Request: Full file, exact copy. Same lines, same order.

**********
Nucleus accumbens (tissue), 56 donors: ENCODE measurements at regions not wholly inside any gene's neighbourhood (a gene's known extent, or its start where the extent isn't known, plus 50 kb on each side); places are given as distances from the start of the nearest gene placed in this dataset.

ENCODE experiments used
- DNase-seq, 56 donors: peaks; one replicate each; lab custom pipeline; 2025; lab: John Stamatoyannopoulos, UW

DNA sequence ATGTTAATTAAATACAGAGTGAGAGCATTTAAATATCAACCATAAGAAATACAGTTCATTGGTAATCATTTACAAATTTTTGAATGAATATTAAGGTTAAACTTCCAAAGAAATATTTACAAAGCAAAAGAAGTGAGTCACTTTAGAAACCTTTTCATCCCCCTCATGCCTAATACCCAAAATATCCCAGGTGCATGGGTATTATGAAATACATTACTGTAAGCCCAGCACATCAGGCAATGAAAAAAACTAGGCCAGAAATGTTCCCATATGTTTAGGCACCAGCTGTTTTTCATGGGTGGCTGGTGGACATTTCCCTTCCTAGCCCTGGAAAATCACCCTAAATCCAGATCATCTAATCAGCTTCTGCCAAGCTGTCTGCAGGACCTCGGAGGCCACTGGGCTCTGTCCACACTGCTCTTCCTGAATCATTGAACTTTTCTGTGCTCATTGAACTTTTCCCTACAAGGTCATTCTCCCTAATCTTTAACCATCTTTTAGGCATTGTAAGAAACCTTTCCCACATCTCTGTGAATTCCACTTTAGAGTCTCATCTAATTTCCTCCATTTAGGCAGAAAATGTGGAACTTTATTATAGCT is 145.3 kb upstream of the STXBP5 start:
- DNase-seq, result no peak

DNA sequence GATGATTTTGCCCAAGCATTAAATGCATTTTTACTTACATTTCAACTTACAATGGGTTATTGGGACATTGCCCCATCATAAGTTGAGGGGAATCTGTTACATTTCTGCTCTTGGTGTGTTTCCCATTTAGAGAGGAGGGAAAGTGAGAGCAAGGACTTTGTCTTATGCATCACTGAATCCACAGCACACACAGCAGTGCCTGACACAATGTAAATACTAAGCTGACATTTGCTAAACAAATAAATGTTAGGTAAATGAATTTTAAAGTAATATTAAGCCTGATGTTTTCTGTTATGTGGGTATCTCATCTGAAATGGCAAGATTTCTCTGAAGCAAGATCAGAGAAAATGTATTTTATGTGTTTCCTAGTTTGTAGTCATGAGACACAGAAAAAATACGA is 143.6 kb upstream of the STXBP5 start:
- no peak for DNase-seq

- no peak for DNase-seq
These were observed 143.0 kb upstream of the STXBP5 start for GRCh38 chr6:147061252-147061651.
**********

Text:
Nucleus accumbens (tissue), 56 donors: ENCODE measurements at regions not wholly inside any gene's neighbourhood (a gene's known extent, or its start where the extent isn't known, plus 50 kb on each side); places are given as distances from the start of the nearest gene placed in this dataset.

ENCODE experiments used
- DNase-seq, 56 donors: peaks; one replicate each; lab custom pipeline; 2025; lab: John Stamatoyannopoulos, UW

DNA sequence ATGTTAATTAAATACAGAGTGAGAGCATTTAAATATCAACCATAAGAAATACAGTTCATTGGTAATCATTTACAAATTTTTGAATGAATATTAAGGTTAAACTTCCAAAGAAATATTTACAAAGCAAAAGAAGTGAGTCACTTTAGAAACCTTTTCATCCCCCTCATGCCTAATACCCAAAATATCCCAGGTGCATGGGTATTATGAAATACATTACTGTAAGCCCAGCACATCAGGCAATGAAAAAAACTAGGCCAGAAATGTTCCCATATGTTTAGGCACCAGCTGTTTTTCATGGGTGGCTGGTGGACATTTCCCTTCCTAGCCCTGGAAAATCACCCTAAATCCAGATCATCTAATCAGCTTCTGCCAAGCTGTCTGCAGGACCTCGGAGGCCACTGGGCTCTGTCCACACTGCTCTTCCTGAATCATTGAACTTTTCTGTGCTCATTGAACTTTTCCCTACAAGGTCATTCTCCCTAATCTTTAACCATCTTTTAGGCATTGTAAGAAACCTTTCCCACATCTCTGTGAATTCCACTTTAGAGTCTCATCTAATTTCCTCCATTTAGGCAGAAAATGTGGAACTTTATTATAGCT is 145.3 kb upstream of the STXBP5 start:
- DNase-seq, result no peak

DNA sequence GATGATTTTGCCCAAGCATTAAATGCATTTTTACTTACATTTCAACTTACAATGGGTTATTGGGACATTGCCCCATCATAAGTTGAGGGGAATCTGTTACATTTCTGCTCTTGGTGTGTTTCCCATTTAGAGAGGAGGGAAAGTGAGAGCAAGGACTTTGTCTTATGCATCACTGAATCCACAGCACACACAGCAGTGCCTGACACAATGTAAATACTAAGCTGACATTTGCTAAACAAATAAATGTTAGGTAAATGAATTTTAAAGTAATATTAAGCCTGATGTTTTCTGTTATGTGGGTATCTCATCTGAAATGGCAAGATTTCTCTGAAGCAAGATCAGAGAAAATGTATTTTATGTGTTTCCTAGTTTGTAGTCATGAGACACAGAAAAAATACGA is 143.6 kb upstream of the STXBP5 start:
- no peak for DNase-seq

- no peak for DNase-seq
These were observed 143.0 kb upstream of the STXBP5 start for GRCh38 chr6:147061252-147061651.